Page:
Others note past environmental impacts left by companies like Monsanto as reasons not to trust
the source of these genetically modified foods. Barlett and Steele(2008), writing about
Monsantos Nitro plant, state that, as for the Nitro plants waste, some was burned in
incinerators, some dumped in landfills or storm drains, some allowed to run into streams.(694)
It should be noted that most of these cases are from the 1960s and 70s, an era just taking hold
of the impacts manufacturing was having on the environment. While I believe that these impacts
and practices are bad for the environment and the people in it, I also understand that business
practices have evolved over time. Pollution wasnt near as much of a consideration during the
industrial age as it is today, and still today, there is considerable apprehension from some toward
enacting impactful environmental laws. We have to decide if it is reasonable to judge a company
on its actions from a different time.
Though genetically modified food doesnt sound enticing or appetizing, it is becoming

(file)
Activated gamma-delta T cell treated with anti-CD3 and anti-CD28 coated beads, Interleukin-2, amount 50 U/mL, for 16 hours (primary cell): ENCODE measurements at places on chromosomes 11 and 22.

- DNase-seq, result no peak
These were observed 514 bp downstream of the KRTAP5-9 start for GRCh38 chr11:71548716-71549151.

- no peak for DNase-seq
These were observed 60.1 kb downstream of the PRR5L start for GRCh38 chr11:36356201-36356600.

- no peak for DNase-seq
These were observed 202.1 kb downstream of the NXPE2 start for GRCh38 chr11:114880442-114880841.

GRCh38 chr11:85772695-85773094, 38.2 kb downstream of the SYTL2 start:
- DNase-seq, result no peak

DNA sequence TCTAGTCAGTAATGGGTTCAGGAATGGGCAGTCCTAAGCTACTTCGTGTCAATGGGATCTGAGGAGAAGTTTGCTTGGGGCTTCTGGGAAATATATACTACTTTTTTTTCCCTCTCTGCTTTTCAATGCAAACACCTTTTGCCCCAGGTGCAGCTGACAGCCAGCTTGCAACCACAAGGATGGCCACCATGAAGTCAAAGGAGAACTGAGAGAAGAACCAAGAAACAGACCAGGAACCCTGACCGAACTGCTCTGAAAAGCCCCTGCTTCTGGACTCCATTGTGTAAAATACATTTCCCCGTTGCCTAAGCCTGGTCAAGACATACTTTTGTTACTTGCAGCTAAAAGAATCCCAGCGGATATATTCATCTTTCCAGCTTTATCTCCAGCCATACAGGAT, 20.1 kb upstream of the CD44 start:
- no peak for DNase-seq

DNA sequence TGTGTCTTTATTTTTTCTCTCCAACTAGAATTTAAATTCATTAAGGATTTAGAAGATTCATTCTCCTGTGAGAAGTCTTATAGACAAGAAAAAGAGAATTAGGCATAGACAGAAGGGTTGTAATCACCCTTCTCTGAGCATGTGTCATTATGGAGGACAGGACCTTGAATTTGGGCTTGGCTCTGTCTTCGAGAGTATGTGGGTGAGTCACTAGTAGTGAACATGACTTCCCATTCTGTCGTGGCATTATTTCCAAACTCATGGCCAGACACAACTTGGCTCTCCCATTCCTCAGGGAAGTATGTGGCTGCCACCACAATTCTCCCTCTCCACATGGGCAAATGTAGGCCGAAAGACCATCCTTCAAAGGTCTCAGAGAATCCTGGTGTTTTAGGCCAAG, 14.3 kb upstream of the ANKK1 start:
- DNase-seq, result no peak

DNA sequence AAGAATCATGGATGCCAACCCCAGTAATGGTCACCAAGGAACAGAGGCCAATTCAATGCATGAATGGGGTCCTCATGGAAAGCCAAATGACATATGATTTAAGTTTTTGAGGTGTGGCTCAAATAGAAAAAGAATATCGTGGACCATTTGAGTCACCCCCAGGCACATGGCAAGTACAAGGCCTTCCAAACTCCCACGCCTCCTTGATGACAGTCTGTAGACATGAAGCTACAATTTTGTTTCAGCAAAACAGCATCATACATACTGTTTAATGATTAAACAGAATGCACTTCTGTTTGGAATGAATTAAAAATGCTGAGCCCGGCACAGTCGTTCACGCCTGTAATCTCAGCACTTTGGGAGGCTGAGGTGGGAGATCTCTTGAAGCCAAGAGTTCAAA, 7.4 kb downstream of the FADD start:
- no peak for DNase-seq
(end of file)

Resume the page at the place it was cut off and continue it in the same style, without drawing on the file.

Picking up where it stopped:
more common place and necessary. As our population grows and our resources shrink, we need
to either conserve or find alternatives; and according to the F.D.A. there is no significant
difference nor evidence to support a health detriment when comparing modified and nonmodified foods. It is consumer choice as to which you prefer, so long as you can differentiate the
two. What is the priority? Is it personal health or environmental health? Is it a financial or ethical
decision? You ask yourself the same questions you would ask yourself if choosing to shop at a
big box store verses a mom and pop store. Ultimately, time will let us know if it is more, or less
healthy, safer, or worse for the environment.

The Modern Agriculture Industry Is Evolving


References

Barlett D. L., Steele J. B., (2008). Monsantos Harvest of Fear. Marilyn Moller (Ed),
Everyones An Author, with Readings, (pp.683-704). New York, NY. W.W.
Norton and Company, Inc.
Monsanto Corporation, (2013). Why Does Monsanto Sue Farmers Who Save Seeds?
Marilyn Moller (Ed)Everyones An Author, with Readings, (pp.875-879). New York, NY.
W.W. Norton and Company, Inc.
Zinczenko D. (2002) Dont Blame the Eater. Op-ed New York Times. Marilyn Moller (Ed),
They Say, I Say (pp.241-243) (3rd Edition). New York, NY. W.W. Norton and Company,
Inc.